A Small Queen Anne Gateleg Table – Part One

Standing well short of the standard dining table height of 29-1/2″ (749mm), these diminutive gateleg tables were used by one or two persons for the purpose of taking tea or consuming informal meals in the privacy of a parlour or cabinet. At only 26″ (660mm) high, this Queen Anne elm gateleg table is at the lower end of the norm.


Fig. 1. Queen Anne elm gateleg table, circa 1710. (Robert Young)

I am intrigued by anomalies, eccentricities and idiosyncrasies encountered in British furniture: Tradition would dictate this table, like the thousands of other extant examples, should have been made of oak (fig. 2) – or occasionally fruitwood, walnut and yew – yet here is one beautifully made of elm.

17C_oak_gateleg_table_02aFig. 2. Typical late seventeenth-century oak gateleg table.

The elm table is of standard form with an oval top comprising a narrow fixed (centre) leaf flanked by two drop leaves which are supported in the open position by gates that pivot within the frame. The turnings on these little tables can easily look overwrought (fig. 3), but the restrained gun-barrel-turned legs of this elm table are quite elegant and terminate in braganza feet[1].


Fig. 3. Oak gateleg table, circa 1705. (Christie’s)

There is much planing of elm to be done.

Jack Plane

[1] Charles II (r. 1660 –1685) married Portuguese Catherine of Braganza, who is often credited with introducing the characteristic carved foot to England. However, the style of curlicue foot now commonly referred to as a Spanish foot, first appeared on English chairs during the first decade of the eighteenth-century.

About Jack Plane

Formerly from the UK, Jack is a retired antiques dealer and self-taught woodworker, now living in Australia.
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12 Responses to A Small Queen Anne Gateleg Table – Part One

  1. Joe m says:

    Jack, Did the early makers mix woods? Although it would be neet to have some swirly grained elm for the top and leaves, it could also show off some quatersawn white oak. With the height around 26 inches, will the width/diameter of the top be around 26? legs? 1 1/2 by 3 (for the foot). Nice project looks like I have an addition to the list, have just the place for it.
    Can’t wait to see the future posts and progress.


    • Jack Plane says:

      Mixed woods are common in veneered furniture, but generally do not occur as frequently with solid wood tables like this, often being an indication of alteration or poor restoration.

      The top is 34-1/2″ x 28-1/2″ and legs are 1-1/2″ square.



  2. “Informal meals in the privacy of a … cabinet.” I had a drink once in my drawers, but a cabinet sounds much more comfortable…especially one fashioned from Elm.


  3. Paul B says:

    I’m hoping you’ll share some tips on working elm with hand tools. I have some boards from an American Elm that died in our yard and tearout is a real problem. I finally got it smooth with a high bevel on my low angle jack plane but it’s a LOT of work pushing a steep edge though this wood


    • Jack Plane says:

      I’m afraid there are no secrets to working elm. It is an interlocked and contrary wood by nature – which virtue makes it eminently suitable for the seats of Windsor chairs. It is workable though with sharp blades and a little care.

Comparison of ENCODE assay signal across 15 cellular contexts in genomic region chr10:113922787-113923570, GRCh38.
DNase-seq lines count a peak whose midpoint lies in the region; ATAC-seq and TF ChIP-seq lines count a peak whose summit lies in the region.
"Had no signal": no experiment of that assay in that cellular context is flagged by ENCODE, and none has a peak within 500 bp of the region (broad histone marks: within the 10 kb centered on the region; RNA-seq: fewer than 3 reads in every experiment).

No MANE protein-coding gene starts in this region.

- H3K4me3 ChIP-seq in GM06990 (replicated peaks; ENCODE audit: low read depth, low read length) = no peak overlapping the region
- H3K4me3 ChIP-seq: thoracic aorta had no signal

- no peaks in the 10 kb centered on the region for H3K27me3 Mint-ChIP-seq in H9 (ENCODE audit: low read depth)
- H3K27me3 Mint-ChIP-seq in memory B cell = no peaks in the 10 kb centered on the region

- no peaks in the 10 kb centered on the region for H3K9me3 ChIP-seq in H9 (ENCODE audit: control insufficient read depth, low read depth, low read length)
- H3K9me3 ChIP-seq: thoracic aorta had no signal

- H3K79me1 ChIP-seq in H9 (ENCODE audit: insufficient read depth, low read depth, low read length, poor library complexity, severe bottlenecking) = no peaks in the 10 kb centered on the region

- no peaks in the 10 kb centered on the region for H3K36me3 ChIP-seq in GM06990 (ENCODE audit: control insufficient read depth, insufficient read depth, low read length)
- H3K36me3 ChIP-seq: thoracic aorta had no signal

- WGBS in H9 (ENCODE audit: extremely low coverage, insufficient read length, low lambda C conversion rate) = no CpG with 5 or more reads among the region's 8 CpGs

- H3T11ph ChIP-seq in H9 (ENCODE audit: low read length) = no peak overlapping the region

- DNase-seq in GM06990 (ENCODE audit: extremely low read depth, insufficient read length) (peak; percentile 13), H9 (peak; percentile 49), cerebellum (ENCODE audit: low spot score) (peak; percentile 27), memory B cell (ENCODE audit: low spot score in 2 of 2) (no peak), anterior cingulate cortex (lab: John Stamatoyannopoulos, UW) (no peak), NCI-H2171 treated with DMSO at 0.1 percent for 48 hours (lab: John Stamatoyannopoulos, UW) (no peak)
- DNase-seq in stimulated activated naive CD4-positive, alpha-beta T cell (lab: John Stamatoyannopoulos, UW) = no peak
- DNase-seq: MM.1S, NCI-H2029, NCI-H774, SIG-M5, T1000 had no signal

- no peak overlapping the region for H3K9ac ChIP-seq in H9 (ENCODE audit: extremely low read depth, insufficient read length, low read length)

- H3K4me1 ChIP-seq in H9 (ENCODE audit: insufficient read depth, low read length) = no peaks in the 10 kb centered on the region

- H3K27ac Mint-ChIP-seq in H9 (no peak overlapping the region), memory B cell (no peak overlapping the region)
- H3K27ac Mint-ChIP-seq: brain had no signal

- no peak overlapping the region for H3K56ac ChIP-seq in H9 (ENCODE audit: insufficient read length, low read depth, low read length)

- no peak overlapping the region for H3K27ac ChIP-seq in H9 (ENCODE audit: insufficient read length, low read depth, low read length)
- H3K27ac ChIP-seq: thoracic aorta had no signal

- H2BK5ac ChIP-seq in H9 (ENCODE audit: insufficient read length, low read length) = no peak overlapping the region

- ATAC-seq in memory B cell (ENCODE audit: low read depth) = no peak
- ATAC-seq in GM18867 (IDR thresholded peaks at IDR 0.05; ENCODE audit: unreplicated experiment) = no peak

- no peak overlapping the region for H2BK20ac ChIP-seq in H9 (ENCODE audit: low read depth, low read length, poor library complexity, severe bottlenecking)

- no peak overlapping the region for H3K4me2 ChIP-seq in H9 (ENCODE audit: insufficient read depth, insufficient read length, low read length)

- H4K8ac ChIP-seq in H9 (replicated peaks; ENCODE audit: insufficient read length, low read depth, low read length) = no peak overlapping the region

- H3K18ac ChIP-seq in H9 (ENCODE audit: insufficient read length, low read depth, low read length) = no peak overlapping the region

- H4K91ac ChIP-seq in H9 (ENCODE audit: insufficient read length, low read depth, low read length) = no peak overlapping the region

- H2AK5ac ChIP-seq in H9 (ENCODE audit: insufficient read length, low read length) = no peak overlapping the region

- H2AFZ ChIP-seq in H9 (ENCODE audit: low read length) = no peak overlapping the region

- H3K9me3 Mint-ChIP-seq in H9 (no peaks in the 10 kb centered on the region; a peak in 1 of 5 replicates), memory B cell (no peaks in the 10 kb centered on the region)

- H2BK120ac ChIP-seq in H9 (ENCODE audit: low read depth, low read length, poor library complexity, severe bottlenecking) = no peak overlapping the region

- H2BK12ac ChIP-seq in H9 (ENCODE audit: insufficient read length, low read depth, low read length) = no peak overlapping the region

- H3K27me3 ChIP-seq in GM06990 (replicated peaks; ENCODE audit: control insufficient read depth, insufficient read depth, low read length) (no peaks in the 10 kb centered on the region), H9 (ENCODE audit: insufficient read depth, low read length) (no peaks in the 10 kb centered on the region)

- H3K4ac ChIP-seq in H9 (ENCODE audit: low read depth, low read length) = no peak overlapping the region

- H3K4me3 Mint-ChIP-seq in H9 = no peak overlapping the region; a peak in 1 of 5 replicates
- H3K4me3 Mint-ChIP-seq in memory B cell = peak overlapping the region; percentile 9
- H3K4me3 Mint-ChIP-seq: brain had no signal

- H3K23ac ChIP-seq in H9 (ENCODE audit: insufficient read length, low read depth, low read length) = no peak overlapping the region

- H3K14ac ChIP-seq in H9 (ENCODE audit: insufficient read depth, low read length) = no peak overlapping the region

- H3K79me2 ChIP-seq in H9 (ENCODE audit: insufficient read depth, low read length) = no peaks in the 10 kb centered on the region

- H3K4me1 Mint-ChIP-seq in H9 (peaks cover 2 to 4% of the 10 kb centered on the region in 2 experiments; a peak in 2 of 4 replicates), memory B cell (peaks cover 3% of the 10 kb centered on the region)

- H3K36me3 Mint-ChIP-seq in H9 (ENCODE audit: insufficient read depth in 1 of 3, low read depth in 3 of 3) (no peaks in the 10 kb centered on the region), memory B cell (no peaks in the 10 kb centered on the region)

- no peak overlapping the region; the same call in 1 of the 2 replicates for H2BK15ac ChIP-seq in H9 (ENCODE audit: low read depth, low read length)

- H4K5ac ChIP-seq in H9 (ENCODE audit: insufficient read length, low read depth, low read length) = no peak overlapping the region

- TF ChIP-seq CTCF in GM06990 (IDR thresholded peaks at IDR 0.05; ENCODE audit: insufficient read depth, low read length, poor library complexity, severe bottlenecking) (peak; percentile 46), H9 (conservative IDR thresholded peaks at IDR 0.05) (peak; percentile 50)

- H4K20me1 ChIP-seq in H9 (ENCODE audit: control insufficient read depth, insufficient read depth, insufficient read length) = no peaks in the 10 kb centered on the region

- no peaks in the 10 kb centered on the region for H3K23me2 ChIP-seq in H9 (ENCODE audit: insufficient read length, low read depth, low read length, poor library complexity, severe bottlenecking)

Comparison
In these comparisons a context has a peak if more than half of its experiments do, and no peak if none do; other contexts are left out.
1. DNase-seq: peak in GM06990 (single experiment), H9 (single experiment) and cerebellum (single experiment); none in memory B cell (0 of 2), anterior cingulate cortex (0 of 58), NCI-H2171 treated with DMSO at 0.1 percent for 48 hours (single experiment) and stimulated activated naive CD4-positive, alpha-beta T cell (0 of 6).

4. Joe m says:

    Is the elm lumber to be used the same elm that was being “overseen” by yourself last july 2012? Is that lumber ready? Dry? In the northeast US it takes quite a while to air dry lumber to a low enough moisture content be cause of the long winter season, Placing the lumber in an attic of a house or garage seems to finish it off after a year outside (4/4, more if thicker) usually I let it set for another year under those conditions and seems fine for use.
    Which elm is to be used red,american, english wych? The photos from 2012 look a little like red elm because of the color.


    • Jack Plane says:

      No, the elm for this table is from the same lot I used for the elm dressing table I made early last year.

      There are two naturalised elm species growing in Australia, English Elm (Ulmus procera) and Dutch Elm (Ulmus x hollandica).




    Hi Jack,
    do you know if in past to make table top, or lids, or also something not constrained from joinery, the craftsmen altered the grow rings from board to board to restrain shrinkage?
    Also, did they varnished the interior of drawers and panels for contain the shrinkage? Or do you think that it could be a good choice for didn’t have breakage in the pieces that after years cracked?


    • Jack Plane says:

      With joined (solid) timber table tops (and case furniture), priority was always given to appearance. Elsewhere, joined boards that were to be veneered were usually arranged with their grain running in the same direction for ease of planing.

      The compartmented interiors of dressing drawers and bureaux were customarily polished, but generally speaking, the interiors of drawers and casework were never sealed.




    Thanks very much for reply, you are always a good source of helpful informations.
    So when I see old (big) panelled furniture (say the rear of a wardrobe) with some big cracks (in big panels of pine, with some knots), I think that if the grain was sealed, the wood after years had cracked the same;
    or maybe in simple furniture they used wood that wasn’t well seasoned.


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